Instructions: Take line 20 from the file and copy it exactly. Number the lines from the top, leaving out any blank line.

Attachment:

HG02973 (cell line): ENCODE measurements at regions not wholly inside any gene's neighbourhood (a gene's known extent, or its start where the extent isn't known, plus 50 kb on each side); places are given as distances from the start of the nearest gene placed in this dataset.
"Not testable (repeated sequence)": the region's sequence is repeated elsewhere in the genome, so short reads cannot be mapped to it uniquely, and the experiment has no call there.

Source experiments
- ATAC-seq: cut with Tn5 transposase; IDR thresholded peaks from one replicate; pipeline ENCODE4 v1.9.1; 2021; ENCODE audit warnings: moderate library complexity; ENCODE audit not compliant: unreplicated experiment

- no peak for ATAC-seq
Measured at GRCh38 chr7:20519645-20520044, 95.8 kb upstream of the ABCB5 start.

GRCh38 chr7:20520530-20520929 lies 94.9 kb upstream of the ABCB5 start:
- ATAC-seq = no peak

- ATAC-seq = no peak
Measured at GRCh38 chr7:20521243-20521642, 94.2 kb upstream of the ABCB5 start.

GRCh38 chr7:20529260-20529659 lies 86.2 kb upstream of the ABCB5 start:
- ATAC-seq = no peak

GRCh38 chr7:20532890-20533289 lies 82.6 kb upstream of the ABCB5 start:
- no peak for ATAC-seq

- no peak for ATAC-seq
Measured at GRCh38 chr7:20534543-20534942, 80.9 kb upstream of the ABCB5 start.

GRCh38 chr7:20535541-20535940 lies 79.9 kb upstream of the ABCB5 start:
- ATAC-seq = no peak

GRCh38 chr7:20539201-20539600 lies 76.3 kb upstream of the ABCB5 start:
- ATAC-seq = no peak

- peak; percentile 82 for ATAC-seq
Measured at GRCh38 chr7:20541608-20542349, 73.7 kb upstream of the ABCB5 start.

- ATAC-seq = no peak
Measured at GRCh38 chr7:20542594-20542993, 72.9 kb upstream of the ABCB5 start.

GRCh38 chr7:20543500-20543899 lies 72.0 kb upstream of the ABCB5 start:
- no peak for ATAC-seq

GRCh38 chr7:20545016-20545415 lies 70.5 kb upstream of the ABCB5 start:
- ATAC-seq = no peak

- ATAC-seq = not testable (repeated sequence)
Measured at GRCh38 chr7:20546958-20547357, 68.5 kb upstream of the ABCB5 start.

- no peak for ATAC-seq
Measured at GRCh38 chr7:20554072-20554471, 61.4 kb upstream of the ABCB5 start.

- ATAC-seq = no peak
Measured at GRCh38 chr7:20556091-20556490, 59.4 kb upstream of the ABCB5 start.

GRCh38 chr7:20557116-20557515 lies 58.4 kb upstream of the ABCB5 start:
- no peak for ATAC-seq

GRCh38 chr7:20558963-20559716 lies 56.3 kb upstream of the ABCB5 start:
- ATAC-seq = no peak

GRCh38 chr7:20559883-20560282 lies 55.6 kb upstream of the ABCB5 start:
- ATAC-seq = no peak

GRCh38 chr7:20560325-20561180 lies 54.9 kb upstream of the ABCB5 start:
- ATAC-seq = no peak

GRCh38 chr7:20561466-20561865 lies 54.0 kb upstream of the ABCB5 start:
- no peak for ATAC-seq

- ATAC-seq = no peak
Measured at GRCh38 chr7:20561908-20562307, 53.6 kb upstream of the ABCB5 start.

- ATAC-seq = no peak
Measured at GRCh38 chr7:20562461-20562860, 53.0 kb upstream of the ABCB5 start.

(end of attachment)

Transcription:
- ATAC-seq = no peak